Wireframing vs. Prototyping and Everything In-Between
So, what is a prototype and why is it important?
Prototyping demonstrates ideas, and baking prototyping into your workflow can begin to shift the way you think and approach design problems as a whole. Consider prototyping as the final test - Does a specific simulation of the final product and interaction between the user and the interface work? Does it make sense? Is it intuitive? Does this specific interaction solve a problem? Prototyping answers all of these questions for you, the client, and the project - It ultimately puts the usability of the interface to the test before the development gets tagged in.
Why and when to use them?
Design and all of it's processes are simply a means of communication. Wireframes, prototypes, design comps, mockups. These are all dialogue in the conversation with your users.
I apologize ahead of time, but I'm a sucker for a good metaphor. So, hear me out ...
Let's think of design as a house.
When you first go to build a home from the ground up, there is nothing more than a vision. You may have some inspiration to go from, best practices, themes in mind such as it needs to be energy efficient, or it has to have a bathroom in the basement. But think about it this way ... It all starts with a massive hole in the ground. It's a process to get to what you were envisioning..
Wireframes are the blueprint: Wireframes organize the information on the page. They give an outline for layout, begin to convey direction, hierarchy and information architecture. Wireframing should be low fidelity and to the point. No colors, no design elements, no polish. Simply strategy.
Your design comps are your visual representation: While a wireframe mostly represents structure, a comp shows how the product is going to look. These designs (like wireframes) are not clickable. You are identifying color scheme, visual style, typography, photo treatments, patterns and experimenting with the visual side of the product. Think of it as picking paint colors, choosing finishes, and shopping appliances.
Your prototype is high fidelity representation of the final product. You are taking the visual identity you have built and considering all of the user interactions. How will a user navigate the product, how can you make things as easy and seamless as possible? Prototyping is done in a number of different platforms, but most importantly, there is no back end or development needs. It allows design to test interfaces, validate through user testing and receive approval on decisions before development gets to building. This translates into saving time, money and effort in future phases. Would you choose the color of a room for your house without consulting your significant other? Of course not. Prototyping will allow you to test paint colors before you commit.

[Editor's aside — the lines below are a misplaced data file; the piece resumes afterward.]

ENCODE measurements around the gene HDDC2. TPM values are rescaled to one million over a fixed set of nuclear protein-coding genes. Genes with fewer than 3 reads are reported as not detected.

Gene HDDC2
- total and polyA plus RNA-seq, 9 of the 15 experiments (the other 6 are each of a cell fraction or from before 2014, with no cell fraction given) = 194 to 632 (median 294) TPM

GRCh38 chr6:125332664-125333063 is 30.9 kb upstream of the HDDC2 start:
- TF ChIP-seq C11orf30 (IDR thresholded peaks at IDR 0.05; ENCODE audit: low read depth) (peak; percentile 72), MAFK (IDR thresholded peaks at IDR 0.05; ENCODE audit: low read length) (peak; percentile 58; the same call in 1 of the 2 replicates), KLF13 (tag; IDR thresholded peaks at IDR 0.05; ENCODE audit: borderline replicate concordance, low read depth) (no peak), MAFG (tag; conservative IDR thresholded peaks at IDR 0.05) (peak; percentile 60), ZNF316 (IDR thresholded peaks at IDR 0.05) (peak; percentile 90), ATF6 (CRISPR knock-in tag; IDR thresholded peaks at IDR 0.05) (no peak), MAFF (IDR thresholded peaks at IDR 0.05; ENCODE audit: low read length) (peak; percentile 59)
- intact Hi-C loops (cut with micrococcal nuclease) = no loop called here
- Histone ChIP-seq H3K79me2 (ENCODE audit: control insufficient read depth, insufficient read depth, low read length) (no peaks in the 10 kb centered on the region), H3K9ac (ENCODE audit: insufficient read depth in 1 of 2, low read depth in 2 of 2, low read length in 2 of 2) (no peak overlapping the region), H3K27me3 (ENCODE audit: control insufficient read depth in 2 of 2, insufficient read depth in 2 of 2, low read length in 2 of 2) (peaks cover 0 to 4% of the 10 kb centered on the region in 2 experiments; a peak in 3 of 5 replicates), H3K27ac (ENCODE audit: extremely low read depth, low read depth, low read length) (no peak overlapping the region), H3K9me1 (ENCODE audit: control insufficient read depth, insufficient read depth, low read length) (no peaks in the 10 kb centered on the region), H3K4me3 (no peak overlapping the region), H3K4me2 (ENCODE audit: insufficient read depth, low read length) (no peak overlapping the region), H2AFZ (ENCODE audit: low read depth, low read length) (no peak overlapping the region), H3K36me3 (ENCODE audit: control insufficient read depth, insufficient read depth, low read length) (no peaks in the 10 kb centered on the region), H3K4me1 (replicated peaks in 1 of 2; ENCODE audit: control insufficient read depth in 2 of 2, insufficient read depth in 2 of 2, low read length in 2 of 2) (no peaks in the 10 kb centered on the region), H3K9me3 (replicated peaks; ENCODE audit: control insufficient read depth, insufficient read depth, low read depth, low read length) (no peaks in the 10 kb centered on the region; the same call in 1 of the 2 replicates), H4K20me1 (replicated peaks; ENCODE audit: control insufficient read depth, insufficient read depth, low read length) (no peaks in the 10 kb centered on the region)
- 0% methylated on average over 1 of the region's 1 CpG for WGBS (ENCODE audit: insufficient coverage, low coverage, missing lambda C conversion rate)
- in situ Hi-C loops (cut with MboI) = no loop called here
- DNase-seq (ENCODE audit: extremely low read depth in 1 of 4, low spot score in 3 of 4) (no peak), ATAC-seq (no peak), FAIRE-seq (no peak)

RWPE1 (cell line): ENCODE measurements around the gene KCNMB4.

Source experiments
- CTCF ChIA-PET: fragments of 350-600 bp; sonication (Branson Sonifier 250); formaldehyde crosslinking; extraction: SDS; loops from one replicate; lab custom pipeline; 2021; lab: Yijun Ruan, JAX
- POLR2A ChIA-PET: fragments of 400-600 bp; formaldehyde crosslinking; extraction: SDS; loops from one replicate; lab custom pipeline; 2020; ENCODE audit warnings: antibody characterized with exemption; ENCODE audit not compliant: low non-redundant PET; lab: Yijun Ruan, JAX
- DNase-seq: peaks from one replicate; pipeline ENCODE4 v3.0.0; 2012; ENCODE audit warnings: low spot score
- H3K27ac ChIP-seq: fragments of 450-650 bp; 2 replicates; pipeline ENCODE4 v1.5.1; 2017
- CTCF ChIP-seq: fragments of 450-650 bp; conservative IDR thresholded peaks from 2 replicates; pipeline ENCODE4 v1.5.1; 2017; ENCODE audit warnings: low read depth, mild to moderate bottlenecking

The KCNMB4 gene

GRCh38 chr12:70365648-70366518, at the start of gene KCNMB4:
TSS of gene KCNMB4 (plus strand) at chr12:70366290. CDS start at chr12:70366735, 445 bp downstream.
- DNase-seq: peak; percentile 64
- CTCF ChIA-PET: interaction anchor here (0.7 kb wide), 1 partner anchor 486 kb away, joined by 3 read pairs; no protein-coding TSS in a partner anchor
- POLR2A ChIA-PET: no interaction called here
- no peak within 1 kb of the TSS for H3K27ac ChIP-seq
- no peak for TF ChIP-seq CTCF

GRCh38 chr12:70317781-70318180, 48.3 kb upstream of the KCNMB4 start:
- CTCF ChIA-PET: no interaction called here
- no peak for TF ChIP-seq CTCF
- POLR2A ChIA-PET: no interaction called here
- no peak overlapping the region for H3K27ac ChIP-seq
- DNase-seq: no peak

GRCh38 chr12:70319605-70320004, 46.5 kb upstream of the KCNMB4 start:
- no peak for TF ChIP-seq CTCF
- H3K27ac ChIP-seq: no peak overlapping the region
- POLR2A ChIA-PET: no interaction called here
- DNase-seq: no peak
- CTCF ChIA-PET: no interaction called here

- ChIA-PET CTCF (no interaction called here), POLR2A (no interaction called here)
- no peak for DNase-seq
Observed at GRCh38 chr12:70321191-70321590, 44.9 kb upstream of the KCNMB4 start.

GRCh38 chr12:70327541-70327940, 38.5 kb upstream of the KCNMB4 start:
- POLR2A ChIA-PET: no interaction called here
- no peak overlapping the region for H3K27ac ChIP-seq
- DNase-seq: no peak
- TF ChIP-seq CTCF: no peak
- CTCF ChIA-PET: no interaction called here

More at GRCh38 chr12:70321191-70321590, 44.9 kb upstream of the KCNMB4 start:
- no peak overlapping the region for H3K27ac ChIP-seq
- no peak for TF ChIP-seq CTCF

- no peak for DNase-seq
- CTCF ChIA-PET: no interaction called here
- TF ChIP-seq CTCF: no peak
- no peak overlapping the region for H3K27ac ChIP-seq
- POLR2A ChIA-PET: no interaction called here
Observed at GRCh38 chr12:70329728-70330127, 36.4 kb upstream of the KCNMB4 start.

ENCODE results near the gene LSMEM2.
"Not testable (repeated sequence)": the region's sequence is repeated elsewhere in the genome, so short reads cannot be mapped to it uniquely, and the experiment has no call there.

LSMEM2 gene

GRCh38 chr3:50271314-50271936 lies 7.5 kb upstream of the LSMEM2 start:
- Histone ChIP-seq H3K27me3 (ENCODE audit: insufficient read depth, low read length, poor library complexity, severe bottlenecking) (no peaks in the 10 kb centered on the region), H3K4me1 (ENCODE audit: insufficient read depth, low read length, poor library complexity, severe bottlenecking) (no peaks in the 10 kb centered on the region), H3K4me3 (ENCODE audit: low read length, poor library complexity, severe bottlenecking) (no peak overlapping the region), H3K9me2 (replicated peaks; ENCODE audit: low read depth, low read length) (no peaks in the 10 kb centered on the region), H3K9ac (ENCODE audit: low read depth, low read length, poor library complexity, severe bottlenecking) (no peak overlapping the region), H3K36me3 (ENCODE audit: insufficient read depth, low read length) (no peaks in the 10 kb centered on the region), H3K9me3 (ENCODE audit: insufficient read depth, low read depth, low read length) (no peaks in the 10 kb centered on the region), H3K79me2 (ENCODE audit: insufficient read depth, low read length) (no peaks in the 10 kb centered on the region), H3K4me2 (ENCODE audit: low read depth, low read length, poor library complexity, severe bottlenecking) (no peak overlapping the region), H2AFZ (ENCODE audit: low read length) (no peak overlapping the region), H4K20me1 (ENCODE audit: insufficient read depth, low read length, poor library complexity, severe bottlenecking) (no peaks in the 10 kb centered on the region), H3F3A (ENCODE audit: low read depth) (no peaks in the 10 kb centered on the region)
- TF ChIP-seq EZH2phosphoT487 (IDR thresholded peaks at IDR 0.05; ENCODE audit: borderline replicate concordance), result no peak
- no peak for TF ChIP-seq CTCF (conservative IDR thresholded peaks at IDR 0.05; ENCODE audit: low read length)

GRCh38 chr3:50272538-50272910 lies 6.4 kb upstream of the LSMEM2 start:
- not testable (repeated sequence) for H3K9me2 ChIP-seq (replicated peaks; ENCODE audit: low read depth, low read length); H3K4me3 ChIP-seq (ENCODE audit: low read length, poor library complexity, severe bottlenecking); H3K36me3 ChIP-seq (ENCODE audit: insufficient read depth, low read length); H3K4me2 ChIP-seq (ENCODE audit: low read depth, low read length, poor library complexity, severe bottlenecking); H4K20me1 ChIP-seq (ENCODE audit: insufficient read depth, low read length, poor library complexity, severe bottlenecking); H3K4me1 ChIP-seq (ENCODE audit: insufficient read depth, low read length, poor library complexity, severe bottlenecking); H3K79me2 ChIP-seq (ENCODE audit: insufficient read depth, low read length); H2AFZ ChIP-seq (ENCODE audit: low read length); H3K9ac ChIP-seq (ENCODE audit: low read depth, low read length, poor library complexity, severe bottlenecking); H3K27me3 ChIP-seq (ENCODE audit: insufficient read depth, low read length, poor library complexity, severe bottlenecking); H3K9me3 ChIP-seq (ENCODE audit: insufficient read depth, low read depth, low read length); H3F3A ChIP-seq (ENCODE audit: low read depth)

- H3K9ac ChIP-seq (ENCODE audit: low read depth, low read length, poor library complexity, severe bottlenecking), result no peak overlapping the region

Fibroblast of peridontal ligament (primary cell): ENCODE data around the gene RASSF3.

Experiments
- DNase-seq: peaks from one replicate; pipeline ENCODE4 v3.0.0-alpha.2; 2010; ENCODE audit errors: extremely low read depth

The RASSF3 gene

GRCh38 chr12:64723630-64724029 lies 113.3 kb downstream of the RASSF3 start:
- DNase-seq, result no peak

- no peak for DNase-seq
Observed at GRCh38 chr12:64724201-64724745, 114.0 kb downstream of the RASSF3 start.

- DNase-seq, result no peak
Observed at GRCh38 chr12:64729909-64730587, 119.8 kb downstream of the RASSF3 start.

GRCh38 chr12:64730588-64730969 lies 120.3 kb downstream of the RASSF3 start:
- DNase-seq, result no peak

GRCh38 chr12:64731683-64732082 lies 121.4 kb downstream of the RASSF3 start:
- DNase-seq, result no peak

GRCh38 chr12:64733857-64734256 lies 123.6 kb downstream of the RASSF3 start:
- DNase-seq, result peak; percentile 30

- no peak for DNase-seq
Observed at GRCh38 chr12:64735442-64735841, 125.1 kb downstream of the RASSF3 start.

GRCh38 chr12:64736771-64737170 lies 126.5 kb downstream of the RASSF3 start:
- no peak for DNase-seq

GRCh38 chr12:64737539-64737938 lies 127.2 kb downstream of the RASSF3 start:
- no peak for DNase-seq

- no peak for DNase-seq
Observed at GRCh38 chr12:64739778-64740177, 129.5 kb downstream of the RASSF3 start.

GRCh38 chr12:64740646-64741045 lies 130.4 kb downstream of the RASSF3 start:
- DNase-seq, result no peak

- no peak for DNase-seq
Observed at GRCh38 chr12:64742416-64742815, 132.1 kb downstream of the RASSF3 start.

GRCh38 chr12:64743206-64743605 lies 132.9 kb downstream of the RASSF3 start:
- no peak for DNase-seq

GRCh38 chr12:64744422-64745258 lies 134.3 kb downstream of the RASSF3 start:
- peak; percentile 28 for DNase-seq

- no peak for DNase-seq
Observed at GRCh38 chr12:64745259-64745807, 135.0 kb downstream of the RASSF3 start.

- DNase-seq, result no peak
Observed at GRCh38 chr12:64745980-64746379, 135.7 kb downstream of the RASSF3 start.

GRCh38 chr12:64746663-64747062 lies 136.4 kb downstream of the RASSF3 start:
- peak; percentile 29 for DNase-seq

Each step is necessary and each step tests, validates and/or drives a crucial decision along the way. Both wireframes and prototypes serve distinct roles in the design process and communication with your user. Wireframes are your base and construction plans of what you’re building. Prototypes are a visual representation, they are suitable for public consumption/viewing before you give the builders final sign-off. Both are very important and one should not replace the other.
So, lets talk about tools:
There are TONS of tools and applications out there that allow virtually seamless wireframing-final product functionality, in fact, some even provide you with HTML and CSS at the end. But, they all have their advantages and disadvantages. Often times, I prefer the more specialized tools that are meant for one specific purpose (be it wireframing, designing, or prototyping) but, you may see it differently. Below is a short list of ones that I recommend exploring:
Wireframing: Good ole pen and paper, Balsamiq, Sketch, Freehand by Invision, UXPin
Prototyping: Invision , UXPin, AdobeXD, Sketch, Craft | Invision (plugin for Sketch)
(See here for some of my FAVORITE UX RESOURCES FOR PROTOTYPING)
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